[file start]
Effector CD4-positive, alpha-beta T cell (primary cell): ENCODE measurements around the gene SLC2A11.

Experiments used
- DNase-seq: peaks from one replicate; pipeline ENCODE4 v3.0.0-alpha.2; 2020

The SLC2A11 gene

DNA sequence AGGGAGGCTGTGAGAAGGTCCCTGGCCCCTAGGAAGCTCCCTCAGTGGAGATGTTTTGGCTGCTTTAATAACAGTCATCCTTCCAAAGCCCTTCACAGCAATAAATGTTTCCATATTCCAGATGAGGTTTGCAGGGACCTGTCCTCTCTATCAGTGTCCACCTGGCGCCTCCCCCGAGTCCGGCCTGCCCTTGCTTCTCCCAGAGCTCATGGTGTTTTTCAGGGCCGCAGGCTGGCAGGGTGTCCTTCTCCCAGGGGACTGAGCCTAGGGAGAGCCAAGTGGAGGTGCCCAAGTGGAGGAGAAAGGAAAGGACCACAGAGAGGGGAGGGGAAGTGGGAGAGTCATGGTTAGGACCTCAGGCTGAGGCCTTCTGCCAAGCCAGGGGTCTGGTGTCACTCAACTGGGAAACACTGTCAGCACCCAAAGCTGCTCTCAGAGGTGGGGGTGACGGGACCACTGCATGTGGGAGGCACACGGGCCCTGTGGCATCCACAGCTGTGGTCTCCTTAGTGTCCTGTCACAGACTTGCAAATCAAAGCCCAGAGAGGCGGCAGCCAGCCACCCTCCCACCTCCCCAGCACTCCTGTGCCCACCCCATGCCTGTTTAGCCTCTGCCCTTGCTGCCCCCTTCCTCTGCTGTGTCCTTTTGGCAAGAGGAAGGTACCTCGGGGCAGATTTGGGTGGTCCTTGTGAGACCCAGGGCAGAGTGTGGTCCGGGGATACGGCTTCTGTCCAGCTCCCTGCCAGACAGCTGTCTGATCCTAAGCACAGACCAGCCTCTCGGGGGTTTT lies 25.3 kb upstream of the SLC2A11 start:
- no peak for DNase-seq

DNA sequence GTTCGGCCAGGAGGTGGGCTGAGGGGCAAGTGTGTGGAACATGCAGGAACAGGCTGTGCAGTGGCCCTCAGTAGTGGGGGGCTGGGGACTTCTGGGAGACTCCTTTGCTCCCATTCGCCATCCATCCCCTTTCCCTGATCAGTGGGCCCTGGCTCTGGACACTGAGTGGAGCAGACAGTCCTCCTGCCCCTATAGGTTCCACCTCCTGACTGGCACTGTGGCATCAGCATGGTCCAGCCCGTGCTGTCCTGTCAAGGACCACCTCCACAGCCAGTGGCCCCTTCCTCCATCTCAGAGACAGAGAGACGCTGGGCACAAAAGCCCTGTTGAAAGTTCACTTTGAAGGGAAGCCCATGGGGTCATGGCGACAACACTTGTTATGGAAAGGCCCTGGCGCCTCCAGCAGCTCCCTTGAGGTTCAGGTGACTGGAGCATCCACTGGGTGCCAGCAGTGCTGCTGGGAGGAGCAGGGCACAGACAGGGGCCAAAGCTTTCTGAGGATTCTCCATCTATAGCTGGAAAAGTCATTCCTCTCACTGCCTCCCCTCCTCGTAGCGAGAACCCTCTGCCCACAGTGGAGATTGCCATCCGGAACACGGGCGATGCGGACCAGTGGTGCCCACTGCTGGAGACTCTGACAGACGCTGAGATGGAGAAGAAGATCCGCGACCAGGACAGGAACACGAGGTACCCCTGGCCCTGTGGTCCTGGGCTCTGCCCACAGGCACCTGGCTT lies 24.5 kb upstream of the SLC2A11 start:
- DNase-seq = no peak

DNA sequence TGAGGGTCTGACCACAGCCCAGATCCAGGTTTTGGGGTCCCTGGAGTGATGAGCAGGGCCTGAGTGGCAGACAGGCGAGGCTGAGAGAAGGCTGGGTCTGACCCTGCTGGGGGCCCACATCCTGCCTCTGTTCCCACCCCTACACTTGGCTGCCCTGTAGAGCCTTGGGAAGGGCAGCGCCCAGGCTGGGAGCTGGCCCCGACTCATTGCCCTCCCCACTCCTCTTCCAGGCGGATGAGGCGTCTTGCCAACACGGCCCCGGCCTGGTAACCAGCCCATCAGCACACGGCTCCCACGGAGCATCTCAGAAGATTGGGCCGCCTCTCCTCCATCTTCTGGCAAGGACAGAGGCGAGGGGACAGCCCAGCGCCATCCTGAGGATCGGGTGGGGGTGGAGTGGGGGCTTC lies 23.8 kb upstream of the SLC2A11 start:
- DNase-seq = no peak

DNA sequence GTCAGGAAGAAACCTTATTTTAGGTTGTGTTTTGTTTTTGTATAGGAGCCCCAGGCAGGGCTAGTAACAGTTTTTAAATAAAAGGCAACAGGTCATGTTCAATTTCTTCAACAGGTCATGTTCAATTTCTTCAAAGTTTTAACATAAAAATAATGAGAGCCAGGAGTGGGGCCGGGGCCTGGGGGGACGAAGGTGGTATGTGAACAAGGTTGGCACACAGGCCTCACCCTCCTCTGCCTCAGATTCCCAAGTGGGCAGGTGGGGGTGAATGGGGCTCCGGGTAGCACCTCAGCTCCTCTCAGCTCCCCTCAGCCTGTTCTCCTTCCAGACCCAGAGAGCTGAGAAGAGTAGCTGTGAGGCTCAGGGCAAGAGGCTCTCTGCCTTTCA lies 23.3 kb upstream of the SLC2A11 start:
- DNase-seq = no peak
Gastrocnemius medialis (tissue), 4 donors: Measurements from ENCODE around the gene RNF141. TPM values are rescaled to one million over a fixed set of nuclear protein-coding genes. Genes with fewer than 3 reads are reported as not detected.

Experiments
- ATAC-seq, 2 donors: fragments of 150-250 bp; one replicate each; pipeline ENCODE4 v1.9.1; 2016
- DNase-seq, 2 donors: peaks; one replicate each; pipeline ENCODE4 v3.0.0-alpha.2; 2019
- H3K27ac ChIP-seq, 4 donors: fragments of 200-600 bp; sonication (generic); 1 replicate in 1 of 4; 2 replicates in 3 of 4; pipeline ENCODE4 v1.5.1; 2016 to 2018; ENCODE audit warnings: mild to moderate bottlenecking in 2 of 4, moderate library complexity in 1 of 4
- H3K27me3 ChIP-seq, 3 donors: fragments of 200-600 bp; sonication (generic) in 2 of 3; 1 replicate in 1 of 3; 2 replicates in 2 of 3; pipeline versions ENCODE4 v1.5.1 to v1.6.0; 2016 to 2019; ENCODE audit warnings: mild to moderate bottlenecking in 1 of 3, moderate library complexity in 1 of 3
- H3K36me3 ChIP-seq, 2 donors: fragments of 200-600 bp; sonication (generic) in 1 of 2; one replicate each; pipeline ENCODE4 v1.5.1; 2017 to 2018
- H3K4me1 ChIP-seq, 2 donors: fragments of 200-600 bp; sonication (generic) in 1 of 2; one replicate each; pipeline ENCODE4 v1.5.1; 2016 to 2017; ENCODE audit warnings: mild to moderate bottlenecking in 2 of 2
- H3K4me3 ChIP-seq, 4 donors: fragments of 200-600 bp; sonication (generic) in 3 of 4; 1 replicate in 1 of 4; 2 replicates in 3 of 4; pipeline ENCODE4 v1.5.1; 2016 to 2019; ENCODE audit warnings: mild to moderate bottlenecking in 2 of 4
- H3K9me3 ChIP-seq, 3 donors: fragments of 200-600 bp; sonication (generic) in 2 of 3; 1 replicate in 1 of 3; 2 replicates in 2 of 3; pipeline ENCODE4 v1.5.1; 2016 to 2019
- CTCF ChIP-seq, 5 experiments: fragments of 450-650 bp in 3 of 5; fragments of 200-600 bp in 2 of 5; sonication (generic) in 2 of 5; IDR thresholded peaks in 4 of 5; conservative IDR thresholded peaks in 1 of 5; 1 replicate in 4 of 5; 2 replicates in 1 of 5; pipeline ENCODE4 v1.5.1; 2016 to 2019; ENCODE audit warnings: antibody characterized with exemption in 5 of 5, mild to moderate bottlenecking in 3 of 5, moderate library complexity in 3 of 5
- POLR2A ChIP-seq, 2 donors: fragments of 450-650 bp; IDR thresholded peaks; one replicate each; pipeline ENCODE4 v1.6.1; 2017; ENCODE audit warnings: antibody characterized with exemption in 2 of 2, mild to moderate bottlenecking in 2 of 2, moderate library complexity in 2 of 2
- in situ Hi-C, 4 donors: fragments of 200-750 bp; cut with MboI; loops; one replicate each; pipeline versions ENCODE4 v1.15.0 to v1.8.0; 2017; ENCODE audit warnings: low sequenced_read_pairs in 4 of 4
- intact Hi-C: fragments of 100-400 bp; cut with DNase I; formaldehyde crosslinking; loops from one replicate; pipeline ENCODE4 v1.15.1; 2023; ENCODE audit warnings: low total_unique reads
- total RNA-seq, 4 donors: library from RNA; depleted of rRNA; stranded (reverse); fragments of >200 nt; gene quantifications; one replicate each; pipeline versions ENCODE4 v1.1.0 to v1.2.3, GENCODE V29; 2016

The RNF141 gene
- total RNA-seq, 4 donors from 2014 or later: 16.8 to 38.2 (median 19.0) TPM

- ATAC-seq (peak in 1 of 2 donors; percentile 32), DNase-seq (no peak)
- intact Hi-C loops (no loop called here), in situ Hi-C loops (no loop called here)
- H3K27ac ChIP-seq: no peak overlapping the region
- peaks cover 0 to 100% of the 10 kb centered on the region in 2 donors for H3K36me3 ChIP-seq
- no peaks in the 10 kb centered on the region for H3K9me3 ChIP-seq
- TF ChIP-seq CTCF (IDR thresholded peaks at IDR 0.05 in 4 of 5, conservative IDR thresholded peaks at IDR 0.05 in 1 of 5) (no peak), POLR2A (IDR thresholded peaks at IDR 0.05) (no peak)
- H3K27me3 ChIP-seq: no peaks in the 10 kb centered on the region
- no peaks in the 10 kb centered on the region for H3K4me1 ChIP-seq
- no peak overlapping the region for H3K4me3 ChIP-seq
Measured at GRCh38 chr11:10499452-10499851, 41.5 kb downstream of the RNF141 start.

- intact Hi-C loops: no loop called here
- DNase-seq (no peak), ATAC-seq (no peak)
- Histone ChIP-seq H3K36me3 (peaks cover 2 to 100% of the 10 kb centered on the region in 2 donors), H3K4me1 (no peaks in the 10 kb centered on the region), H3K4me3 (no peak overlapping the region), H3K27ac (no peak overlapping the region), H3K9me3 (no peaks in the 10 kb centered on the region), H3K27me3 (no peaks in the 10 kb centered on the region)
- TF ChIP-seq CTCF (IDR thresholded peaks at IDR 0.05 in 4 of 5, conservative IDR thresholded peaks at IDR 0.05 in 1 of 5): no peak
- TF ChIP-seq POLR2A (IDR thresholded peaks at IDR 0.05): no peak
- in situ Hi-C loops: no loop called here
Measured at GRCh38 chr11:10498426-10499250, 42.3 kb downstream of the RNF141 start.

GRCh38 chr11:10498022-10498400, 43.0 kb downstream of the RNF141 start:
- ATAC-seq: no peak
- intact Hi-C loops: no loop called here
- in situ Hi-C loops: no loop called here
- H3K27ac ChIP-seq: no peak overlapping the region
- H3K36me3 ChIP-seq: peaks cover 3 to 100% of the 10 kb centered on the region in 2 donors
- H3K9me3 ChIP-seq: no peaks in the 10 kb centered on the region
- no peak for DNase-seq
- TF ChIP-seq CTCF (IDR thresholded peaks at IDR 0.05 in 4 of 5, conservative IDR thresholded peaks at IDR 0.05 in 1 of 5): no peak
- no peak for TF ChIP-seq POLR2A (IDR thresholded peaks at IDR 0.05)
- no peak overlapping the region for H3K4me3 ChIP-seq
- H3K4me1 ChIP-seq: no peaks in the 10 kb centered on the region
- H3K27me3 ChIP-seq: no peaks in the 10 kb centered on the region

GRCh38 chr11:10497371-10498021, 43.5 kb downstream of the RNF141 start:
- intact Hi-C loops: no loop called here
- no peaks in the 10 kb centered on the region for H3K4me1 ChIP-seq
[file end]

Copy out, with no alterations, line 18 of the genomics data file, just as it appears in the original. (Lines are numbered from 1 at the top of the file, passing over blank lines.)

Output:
- H3K27me3 ChIP-seq, 3 donors: fragments of 200-600 bp; sonication (generic) in 2 of 3; 1 replicate in 1 of 3; 2 replicates in 2 of 3; pipeline versions ENCODE4 v1.5.1 to v1.6.0; 2016 to 2019; ENCODE audit warnings: mild to moderate bottlenecking in 1 of 3, moderate library complexity in 1 of 3